Walking Up the Hill

The chipmunk is crushed so perfectly its body is completely flat, surrounded by a pancake of bright red gore. It is fresh and wet, run over this morning, maybe even moments ago. I walk down the hill to the train, making a mental note not to step on the chipmunk walking up the hill later. When I walk up the hill that evening, the blood has faded to dark brown and there are flies. When I pass the chipmunk the next morning, walking down, the body is there but the blood is gone. Even the body seems less distinctly animal, losing its shape and markings, more like a scuff of tire. When I walk back up the hill, I can only see the chipmunk because I know where it is, the body a silhouette taking on the gradient and texture of the road. When I walk downhill the next morning, I can’t find the chipmunk at all. It’s either gone or merged into the asphalt. Days later I pass the same spot walking down the hill, and this time I see a dead garden snake in the road, two feet long, covered not with flies but bees.

There are many chipmunks around my house. One lives in the woodpile. Another in the garage wall. Others burrow in the mulch beds and grass. These holes are unsightly but the only hole that bothers me is a giant gap next to the front walk. I read that chipmunks can collapse paving stones as their burrows expand underneath. They also eat the roots out of plants, killing them from below. I don’t want to kill the chipmunk, so I try pepper repellant, sprinkled around the hole. The hole only gets bigger, and I see the chipmunk pop in and out. I try a nonlethal trap. Minutes after baiting it with a smear of peanut butter on wax paper, I look out the window to see a fat squirrel crammed into the small cage of the trap, flipping around with its struggles. I go outside and gingerly release it. I set the trap again and walk down the hill on an errand. When I walk back up the hill, there’s another squirrel caught in the trap, frantically rattling the cage like before. For all I know it’s the same squirrel. But this time a second squirrel sits on its haunches next to trap, placidly eating the peanut butter on the wax paper. I have no idea how this squirrel got the bait out of the trap, or why the other squirrel went into the trap if the bait was gone. I wonder if the first squirrel was tricked into going in the trap and passing the peanut butter out to the other squirrel. I chase off the non-incarcerated squirrel and release the trapped one.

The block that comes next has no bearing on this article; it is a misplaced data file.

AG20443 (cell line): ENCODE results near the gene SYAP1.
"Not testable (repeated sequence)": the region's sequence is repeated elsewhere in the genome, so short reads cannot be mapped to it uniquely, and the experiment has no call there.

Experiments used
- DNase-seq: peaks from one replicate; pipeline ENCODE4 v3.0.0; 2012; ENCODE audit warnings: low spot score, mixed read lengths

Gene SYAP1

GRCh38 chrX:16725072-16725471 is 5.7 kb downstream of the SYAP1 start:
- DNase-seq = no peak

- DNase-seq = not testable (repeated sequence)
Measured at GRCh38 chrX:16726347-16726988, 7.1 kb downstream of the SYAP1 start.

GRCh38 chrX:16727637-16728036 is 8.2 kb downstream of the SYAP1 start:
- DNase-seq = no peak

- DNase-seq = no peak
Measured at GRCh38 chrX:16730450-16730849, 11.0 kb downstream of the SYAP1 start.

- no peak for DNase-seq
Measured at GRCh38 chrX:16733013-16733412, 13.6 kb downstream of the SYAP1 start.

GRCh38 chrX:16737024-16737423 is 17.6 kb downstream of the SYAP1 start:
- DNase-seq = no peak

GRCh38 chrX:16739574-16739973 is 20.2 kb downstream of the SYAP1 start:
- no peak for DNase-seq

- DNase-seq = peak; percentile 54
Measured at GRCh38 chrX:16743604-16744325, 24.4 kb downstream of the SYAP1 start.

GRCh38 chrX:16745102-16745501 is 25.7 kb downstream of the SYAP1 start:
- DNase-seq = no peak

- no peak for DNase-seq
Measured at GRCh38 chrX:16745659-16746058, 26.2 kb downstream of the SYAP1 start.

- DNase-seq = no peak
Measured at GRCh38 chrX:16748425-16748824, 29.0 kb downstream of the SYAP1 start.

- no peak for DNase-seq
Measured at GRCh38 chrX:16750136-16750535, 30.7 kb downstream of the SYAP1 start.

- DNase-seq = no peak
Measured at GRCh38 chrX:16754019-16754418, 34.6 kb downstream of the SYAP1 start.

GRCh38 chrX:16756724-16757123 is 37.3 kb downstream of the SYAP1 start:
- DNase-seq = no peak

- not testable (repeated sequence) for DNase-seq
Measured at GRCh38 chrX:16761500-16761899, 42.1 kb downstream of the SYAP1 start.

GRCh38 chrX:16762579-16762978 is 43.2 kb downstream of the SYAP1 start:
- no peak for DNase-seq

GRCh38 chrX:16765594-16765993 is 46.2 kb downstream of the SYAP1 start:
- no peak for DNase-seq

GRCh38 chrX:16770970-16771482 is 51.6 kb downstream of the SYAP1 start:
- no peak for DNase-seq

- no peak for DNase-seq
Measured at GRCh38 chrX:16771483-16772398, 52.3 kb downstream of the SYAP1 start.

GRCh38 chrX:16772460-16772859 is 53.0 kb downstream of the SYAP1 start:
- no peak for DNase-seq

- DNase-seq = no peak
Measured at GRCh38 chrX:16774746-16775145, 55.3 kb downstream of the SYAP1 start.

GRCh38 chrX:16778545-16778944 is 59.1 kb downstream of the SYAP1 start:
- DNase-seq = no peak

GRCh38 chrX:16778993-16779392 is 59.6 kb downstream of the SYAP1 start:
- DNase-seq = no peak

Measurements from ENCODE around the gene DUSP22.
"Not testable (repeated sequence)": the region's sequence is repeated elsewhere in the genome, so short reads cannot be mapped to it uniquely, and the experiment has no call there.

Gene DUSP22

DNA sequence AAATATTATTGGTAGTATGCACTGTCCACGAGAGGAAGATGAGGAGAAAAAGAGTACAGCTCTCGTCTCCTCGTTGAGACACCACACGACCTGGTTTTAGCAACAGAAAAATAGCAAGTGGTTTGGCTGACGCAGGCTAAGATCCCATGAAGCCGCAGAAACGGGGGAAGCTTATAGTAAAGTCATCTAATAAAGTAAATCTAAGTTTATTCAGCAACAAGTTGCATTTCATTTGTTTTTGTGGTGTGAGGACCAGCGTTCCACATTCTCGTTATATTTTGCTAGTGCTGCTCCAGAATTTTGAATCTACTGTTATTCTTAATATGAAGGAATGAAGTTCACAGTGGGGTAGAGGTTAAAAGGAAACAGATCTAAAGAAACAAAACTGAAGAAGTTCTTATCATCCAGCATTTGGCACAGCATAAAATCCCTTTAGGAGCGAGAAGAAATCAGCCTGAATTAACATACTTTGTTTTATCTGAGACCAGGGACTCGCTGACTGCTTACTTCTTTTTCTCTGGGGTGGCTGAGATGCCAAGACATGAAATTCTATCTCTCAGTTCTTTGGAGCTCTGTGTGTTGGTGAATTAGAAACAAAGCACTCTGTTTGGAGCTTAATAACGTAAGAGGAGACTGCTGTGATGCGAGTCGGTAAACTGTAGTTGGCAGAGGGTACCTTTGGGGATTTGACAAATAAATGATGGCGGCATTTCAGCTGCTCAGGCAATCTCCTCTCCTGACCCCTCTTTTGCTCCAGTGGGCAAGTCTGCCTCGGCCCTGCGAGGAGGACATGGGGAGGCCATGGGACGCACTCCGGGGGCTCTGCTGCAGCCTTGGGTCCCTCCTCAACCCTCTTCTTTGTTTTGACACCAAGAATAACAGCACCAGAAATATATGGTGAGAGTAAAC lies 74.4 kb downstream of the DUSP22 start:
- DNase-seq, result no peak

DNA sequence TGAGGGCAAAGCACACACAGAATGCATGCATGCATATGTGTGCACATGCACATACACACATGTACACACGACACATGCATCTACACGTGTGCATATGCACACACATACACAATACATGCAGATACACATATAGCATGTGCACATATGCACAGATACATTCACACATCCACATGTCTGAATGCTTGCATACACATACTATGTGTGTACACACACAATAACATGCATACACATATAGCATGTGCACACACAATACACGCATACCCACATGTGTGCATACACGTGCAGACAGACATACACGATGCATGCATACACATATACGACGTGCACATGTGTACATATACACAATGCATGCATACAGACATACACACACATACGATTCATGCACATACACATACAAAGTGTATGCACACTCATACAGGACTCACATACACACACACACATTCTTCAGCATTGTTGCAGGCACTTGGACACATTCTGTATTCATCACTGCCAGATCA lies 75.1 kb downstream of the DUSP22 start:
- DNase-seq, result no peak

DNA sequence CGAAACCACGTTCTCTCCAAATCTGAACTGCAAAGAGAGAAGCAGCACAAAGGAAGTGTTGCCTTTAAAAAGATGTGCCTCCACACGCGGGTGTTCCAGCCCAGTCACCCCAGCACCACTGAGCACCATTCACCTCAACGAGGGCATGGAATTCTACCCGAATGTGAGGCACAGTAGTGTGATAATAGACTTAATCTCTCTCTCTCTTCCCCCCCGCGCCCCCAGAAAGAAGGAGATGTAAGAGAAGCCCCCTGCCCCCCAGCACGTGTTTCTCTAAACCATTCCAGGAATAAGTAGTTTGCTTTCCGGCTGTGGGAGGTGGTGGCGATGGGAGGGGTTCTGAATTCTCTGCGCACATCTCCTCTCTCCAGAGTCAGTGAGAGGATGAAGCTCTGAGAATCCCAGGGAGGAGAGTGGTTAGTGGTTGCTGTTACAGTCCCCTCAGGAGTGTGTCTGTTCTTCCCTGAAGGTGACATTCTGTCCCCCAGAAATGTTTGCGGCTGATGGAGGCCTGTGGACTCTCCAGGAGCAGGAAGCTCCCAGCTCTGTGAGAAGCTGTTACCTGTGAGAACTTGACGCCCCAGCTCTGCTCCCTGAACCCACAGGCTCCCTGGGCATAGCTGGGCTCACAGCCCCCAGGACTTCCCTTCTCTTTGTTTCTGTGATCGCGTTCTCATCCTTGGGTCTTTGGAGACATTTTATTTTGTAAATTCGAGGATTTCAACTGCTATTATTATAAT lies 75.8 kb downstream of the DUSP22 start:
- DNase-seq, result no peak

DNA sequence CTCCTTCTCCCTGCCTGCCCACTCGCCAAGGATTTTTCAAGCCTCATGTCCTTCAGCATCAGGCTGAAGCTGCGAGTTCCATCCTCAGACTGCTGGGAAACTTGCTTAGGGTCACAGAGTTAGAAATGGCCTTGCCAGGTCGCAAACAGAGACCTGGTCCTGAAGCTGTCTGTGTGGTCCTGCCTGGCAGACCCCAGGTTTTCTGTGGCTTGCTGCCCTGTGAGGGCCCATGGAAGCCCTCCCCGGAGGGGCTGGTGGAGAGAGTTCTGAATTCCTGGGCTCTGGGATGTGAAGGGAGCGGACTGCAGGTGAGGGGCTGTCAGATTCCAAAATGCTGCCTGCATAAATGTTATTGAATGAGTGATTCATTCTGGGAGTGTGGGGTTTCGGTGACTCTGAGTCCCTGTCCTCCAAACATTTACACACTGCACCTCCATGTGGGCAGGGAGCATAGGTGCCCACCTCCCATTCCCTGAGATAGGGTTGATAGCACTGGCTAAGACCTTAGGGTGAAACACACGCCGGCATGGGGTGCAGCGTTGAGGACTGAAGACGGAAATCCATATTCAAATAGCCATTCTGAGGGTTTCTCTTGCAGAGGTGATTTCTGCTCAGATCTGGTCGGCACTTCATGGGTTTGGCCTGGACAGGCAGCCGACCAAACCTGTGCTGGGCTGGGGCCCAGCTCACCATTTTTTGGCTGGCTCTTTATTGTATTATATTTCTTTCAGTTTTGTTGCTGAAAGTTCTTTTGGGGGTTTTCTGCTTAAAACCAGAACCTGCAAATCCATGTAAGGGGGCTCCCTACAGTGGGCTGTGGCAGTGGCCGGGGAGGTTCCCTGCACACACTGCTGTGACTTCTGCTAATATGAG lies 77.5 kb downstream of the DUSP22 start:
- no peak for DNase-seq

I give up on capturing the chipmunk. I leave the empty trap next to the front door. The hole by the front walk grows a spiral of tiny gray-blue mushrooms leading down into its depths. I read that chipmunk burrows have multiple exits, so another way to evict them is to flood the burrow with water, making the chipmunks flee and eventually turning the burrow to uninhabitable mud.

I flood the hole. The water overflows, then subsides, and I flood it again. I never see any chipmunks escape from anywhere else nearby. I kick the hole closed, and I check on it every time I walk down or up the hill. The hole doesn’t reopen. I wonder if the chipmunks are all dead down there, drowned under my front walk. Three weeks later another hole appears further into the flowerbed. The annuals around the new hole start to die.

There are three phases to walking up the hill. The first phase is modestly inclined but sharply curved, and to get there other returning commuters scramble across the street from the train station, ignoring the crosswalk twenty yards north. Local cars seem accustomed to this, slowing down and amiably allowing the mass jaywalking. I try to at least jaywalk directly perpendicular to the street, meaning I’m in traffic the shortest time. Most commuters don’t bother with this nicety, crossing in long diagonals that hold up both lanes.

Very few of these commuters live in my neighborhood. Instead they hold parking passes at the country club on my street, leaving their cars in the morning because it’s close to the train station. I think “country club” may not be what people call places like this in the northeast. Here they say “golf club.” We’re members there, though we don’t play golf. There is a nice pool for the kids, and most of the food is surprisingly good. It’s so close to our house, so convenient, it’s easier to overlook the club’s foibles. They have a dress code that’s hard to navigate sometimes. I once wore sandals to eat on the terrace. I had recently bought collared polo shirts — the first I’d owned in decades — to adapt to the code. But the manager approached me discreetly and said they do not permit men to wear open-toed shoes at this venue.